Do you mean your aunt must enter the cockpit of a cold, dark Airbus and manage the entire sequence of startup, programming the flight management system, interacting with tower, taxiing, ATC, etc? Probably not.

Could she be handed controls in a hard IFR condition and hand fly a missed approach in a difficult airport environment like Aspen CO? Probably not.

Could she learn to fly an Airbus and become a certificated commercial pilot with ATP and type ratings? Unless she was young she probably wouldn't get hired, but if she was rich and wrote a big check to a traning academy or FlightSafety to spend whatever time was required to learn it, it's possible, provided she was sufficiently motivated.
  #35  
Old 05-09-2019, 05:23 PM
Bijou Drains is offline
Guest
 
Join Date: Sep 2008
Posts: 9,418
there have been cases where a pilot died and the passenger had to land the plane right? Or are those urban legends?
  #36  
Old 05-09-2019, 05:36 PM
Tim@T-Bonham.net is offline
Charter Member
 
Join Date: Mar 2003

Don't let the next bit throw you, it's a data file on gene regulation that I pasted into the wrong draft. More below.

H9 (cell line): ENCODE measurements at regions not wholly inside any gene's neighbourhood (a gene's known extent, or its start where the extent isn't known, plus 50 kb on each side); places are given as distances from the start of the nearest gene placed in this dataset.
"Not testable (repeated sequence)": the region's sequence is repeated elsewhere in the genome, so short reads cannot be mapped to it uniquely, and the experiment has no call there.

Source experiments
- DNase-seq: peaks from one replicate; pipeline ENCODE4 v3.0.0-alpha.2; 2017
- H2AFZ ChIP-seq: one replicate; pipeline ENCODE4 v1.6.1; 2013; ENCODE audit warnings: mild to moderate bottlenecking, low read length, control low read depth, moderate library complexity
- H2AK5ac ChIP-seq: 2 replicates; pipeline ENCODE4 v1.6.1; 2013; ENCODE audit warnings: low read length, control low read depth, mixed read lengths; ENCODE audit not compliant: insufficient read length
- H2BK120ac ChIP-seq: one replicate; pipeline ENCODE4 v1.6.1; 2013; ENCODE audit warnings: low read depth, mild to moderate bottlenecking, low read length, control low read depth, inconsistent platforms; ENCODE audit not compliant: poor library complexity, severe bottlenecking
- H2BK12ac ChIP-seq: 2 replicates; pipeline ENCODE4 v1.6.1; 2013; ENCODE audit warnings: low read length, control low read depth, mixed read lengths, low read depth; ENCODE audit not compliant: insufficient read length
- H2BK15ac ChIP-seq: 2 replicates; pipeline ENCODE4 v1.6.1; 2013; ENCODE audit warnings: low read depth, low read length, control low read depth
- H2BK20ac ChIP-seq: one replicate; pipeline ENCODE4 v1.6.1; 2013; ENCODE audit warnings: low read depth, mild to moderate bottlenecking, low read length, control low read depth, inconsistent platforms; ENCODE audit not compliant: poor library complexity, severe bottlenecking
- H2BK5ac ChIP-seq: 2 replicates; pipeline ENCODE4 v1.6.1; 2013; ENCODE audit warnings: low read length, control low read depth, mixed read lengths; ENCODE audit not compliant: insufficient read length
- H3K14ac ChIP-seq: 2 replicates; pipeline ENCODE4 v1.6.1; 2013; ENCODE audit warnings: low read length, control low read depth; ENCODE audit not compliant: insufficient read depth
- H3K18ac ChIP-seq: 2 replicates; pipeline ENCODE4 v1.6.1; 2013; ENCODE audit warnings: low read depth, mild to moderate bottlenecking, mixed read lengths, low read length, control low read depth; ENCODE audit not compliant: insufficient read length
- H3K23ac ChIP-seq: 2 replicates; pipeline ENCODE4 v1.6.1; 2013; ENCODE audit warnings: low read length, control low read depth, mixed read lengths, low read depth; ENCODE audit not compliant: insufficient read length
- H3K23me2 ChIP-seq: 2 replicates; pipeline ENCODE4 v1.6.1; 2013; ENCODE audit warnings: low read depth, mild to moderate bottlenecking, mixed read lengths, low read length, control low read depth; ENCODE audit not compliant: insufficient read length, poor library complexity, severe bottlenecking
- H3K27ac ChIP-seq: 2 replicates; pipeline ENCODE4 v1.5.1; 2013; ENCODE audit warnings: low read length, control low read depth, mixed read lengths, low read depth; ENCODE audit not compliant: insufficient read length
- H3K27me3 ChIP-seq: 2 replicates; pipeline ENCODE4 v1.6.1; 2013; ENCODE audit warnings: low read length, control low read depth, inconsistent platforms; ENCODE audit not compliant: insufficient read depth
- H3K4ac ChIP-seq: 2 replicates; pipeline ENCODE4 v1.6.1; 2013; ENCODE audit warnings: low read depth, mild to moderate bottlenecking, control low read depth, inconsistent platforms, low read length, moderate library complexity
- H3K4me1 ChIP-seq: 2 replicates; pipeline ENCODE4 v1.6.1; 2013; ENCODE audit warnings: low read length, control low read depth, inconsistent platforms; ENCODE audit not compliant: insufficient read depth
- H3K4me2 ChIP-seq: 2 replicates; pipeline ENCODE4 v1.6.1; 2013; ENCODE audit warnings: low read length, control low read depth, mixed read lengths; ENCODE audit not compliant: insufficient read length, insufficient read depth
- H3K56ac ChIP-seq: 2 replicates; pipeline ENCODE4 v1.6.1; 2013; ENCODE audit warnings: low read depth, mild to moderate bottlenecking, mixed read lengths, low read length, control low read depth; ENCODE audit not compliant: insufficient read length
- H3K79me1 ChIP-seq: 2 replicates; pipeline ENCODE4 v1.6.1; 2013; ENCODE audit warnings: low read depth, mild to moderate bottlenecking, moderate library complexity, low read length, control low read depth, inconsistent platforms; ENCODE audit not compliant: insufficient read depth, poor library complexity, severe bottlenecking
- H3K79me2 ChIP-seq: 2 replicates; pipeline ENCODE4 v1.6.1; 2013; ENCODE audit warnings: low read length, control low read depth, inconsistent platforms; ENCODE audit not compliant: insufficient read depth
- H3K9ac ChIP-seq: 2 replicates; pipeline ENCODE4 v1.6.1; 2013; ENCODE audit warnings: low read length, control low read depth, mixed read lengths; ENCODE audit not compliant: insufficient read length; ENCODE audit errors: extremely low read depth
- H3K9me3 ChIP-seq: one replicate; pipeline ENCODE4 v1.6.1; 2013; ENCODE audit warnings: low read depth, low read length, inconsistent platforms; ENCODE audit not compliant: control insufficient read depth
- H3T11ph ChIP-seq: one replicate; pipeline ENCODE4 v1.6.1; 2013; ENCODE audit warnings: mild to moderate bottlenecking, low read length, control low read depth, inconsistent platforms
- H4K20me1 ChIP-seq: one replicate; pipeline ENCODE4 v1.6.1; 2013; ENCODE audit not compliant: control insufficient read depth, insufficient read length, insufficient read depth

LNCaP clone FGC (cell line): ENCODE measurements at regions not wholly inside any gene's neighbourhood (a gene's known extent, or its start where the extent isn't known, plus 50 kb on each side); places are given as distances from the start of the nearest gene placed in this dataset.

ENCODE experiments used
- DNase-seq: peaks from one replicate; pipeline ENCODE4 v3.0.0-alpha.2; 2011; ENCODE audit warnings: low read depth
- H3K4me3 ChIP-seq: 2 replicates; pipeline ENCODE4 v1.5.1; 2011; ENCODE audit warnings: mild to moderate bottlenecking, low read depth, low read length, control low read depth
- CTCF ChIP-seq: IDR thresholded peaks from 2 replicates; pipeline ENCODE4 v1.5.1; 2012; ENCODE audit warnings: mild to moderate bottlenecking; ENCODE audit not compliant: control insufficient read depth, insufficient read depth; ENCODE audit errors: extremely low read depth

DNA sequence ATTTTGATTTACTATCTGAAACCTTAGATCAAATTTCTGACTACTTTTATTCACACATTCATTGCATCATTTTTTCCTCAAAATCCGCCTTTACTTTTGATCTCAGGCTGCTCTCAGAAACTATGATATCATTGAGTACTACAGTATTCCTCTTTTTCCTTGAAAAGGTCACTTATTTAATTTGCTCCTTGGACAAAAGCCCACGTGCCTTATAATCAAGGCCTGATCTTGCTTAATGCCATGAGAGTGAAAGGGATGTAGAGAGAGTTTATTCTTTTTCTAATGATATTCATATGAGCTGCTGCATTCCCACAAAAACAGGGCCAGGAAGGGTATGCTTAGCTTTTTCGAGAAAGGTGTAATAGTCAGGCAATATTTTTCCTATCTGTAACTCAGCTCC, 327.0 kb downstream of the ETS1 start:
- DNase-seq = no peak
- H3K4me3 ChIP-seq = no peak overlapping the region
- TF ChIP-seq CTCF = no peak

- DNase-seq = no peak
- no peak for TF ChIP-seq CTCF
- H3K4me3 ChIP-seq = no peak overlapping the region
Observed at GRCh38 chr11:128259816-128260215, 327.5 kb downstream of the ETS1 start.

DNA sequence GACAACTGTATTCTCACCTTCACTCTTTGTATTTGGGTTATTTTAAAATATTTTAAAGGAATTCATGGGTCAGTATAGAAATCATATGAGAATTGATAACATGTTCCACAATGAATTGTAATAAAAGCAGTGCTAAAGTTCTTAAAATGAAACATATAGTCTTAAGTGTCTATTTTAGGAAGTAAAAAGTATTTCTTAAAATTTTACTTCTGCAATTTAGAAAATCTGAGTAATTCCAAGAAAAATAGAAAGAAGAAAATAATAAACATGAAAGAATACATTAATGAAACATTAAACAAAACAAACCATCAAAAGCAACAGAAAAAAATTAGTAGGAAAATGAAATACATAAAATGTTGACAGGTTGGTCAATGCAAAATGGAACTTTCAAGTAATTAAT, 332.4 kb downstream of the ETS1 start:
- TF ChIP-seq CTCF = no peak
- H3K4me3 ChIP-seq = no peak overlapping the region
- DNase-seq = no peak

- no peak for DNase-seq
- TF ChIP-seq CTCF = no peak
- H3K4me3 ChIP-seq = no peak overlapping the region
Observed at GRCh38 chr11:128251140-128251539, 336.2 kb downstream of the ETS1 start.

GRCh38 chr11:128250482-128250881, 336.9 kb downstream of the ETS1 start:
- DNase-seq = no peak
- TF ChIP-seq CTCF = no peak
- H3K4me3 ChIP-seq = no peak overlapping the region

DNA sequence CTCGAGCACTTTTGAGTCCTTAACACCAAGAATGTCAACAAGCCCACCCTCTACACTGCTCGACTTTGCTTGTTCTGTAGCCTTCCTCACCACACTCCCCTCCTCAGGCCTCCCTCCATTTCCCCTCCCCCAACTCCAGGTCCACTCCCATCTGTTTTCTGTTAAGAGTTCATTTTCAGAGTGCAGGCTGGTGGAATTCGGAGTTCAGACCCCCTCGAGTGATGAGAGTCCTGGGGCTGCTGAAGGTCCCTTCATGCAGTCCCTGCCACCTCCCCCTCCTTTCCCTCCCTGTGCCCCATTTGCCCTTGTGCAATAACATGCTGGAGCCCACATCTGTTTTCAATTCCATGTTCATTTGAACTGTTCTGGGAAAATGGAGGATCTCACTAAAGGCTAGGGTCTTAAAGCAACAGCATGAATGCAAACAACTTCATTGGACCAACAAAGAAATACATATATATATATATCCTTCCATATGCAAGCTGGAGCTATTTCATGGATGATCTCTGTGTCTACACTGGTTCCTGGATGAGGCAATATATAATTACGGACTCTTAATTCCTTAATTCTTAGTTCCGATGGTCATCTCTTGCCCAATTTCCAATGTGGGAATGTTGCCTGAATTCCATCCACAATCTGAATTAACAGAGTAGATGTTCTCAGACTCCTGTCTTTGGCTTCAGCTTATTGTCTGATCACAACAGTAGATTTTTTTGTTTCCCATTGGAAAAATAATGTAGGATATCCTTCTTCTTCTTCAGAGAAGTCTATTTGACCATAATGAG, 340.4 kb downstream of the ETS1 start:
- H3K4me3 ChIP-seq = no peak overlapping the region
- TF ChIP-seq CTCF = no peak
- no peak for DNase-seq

Location: Minneapolis, MN
Posts: 15,069
Quote:
Originally Posted by EdelweissPirate View Post
A friend who flies for a major US airline complains (gently) that hes essentially a bus driver. Most of his job, he says, is pressing buttons in an order dictated by one of many checklists.
A friend who's also a pilot for a big airline says something similar: that the auto-pilot flies the plane for more time than he does. He says that he only flies the plane for takeoff & landing, the rest of the time the autopilot is flying it, during normal flights. (He's only there to take over when the flight stops being normal.) And he says the builders are working on automating the takeoffs & landings.